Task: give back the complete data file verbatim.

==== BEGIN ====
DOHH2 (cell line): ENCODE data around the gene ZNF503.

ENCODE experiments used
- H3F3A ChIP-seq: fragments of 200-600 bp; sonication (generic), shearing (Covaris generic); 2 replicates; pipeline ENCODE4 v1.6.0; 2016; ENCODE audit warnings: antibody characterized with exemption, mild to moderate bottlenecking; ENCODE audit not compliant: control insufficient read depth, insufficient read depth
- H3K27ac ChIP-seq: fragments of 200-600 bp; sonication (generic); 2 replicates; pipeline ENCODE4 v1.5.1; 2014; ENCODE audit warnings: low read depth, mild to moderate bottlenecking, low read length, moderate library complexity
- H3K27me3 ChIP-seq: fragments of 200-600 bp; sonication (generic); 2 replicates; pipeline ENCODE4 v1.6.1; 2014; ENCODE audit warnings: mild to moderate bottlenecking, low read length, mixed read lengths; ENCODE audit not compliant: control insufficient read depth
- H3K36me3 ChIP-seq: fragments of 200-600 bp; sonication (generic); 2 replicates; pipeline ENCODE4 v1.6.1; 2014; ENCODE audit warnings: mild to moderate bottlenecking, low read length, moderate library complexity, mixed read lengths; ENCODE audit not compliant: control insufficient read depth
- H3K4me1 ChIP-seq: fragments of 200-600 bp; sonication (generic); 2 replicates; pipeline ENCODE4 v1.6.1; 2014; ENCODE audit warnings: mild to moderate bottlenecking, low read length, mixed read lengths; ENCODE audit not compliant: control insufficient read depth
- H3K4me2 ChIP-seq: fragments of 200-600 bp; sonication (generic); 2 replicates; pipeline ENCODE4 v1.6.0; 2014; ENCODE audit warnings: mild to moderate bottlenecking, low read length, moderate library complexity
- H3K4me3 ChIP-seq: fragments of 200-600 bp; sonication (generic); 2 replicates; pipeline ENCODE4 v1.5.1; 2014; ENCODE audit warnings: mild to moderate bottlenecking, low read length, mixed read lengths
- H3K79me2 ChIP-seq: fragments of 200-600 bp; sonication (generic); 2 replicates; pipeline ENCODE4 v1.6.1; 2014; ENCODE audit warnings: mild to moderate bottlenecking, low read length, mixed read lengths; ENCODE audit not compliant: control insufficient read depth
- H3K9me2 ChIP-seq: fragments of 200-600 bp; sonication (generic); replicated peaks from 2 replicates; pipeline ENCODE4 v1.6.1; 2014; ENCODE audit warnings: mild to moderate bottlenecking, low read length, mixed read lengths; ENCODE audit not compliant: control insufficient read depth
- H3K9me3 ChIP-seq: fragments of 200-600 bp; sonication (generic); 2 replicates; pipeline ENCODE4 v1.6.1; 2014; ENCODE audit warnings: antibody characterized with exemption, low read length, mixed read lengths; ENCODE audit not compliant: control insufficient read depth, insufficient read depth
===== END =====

DOHH2 (cell line): ENCODE data around the gene ZNF503.

ENCODE experiments used
- H3F3A ChIP-seq: fragments of 200-600 bp; sonication (generic), shearing (Covaris generic); 2 replicates; pipeline ENCODE4 v1.6.0; 2016; ENCODE audit warnings: antibody characterized with exemption, mild to moderate bottlenecking; ENCODE audit not compliant: control insufficient read depth, insufficient read depth
- H3K27ac ChIP-seq: fragments of 200-600 bp; sonication (generic); 2 replicates; pipeline ENCODE4 v1.5.1; 2014; ENCODE audit warnings: low read depth, mild to moderate bottlenecking, low read length, moderate library complexity
- H3K27me3 ChIP-seq: fragments of 200-600 bp; sonication (generic); 2 replicates; pipeline ENCODE4 v1.6.1; 2014; ENCODE audit warnings: mild to moderate bottlenecking, low read length, mixed read lengths; ENCODE audit not compliant: control insufficient read depth
- H3K36me3 ChIP-seq: fragments of 200-600 bp; sonication (generic); 2 replicates; pipeline ENCODE4 v1.6.1; 2014; ENCODE audit warnings: mild to moderate bottlenecking, low read length, moderate library complexity, mixed read lengths; ENCODE audit not compliant: control insufficient read depth
- H3K4me1 ChIP-seq: fragments of 200-600 bp; sonication (generic); 2 replicates; pipeline ENCODE4 v1.6.1; 2014; ENCODE audit warnings: mild to moderate bottlenecking, low read length, mixed read lengths; ENCODE audit not compliant: control insufficient read depth
- H3K4me2 ChIP-seq: fragments of 200-600 bp; sonication (generic); 2 replicates; pipeline ENCODE4 v1.6.0; 2014; ENCODE audit warnings: mild to moderate bottlenecking, low read length, moderate library complexity
- H3K4me3 ChIP-seq: fragments of 200-600 bp; sonication (generic); 2 replicates; pipeline ENCODE4 v1.5.1; 2014; ENCODE audit warnings: mild to moderate bottlenecking, low read length, mixed read lengths
- H3K79me2 ChIP-seq: fragments of 200-600 bp; sonication (generic); 2 replicates; pipeline ENCODE4 v1.6.1; 2014; ENCODE audit warnings: mild to moderate bottlenecking, low read length, mixed read lengths; ENCODE audit not compliant: control insufficient read depth
- H3K9me2 ChIP-seq: fragments of 200-600 bp; sonication (generic); replicated peaks from 2 replicates; pipeline ENCODE4 v1.6.1; 2014; ENCODE audit warnings: mild to moderate bottlenecking, low read length, mixed read lengths; ENCODE audit not compliant: control insufficient read depth
- H3K9me3 ChIP-seq: fragments of 200-600 bp; sonication (generic); 2 replicates; pipeline ENCODE4 v1.6.1; 2014; ENCODE audit warnings: antibody characterized with exemption, low read length, mixed read lengths; ENCODE audit not compliant: control insufficient read depth, insufficient read depth